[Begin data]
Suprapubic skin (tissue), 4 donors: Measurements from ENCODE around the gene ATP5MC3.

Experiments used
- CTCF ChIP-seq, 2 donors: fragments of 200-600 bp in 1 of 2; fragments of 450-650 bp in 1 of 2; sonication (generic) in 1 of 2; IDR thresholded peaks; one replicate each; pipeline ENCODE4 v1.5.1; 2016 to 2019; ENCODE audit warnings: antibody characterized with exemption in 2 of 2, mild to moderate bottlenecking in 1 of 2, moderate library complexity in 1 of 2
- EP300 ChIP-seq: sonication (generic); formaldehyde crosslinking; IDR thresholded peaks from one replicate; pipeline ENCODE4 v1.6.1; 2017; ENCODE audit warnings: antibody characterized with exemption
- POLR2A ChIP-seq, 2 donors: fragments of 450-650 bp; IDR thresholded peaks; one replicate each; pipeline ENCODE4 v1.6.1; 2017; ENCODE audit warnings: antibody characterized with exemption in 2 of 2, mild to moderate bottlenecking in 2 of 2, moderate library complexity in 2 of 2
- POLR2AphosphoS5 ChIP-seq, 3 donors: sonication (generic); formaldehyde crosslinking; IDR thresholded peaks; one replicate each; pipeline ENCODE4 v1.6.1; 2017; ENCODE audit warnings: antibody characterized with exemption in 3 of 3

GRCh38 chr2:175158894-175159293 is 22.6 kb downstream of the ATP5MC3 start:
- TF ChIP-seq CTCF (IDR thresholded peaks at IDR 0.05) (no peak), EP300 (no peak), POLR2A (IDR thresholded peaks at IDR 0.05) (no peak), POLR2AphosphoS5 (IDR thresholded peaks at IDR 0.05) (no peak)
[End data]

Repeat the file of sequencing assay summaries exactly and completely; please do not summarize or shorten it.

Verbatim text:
Suprapubic skin (tissue), 4 donors: Measurements from ENCODE around the gene ATP5MC3.

Experiments used
- CTCF ChIP-seq, 2 donors: fragments of 200-600 bp in 1 of 2; fragments of 450-650 bp in 1 of 2; sonication (generic) in 1 of 2; IDR thresholded peaks; one replicate each; pipeline ENCODE4 v1.5.1; 2016 to 2019; ENCODE audit warnings: antibody characterized with exemption in 2 of 2, mild to moderate bottlenecking in 1 of 2, moderate library complexity in 1 of 2
- EP300 ChIP-seq: sonication (generic); formaldehyde crosslinking; IDR thresholded peaks from one replicate; pipeline ENCODE4 v1.6.1; 2017; ENCODE audit warnings: antibody characterized with exemption
- POLR2A ChIP-seq, 2 donors: fragments of 450-650 bp; IDR thresholded peaks; one replicate each; pipeline ENCODE4 v1.6.1; 2017; ENCODE audit warnings: antibody characterized with exemption in 2 of 2, mild to moderate bottlenecking in 2 of 2, moderate library complexity in 2 of 2
- POLR2AphosphoS5 ChIP-seq, 3 donors: sonication (generic); formaldehyde crosslinking; IDR thresholded peaks; one replicate each; pipeline ENCODE4 v1.6.1; 2017; ENCODE audit warnings: antibody characterized with exemption in 3 of 3

GRCh38 chr2:175158894-175159293 is 22.6 kb downstream of the ATP5MC3 start:
- TF ChIP-seq CTCF (IDR thresholded peaks at IDR 0.05) (no peak), EP300 (no peak), POLR2A (IDR thresholded peaks at IDR 0.05) (no peak), POLR2AphosphoS5 (IDR thresholded peaks at IDR 0.05) (no peak)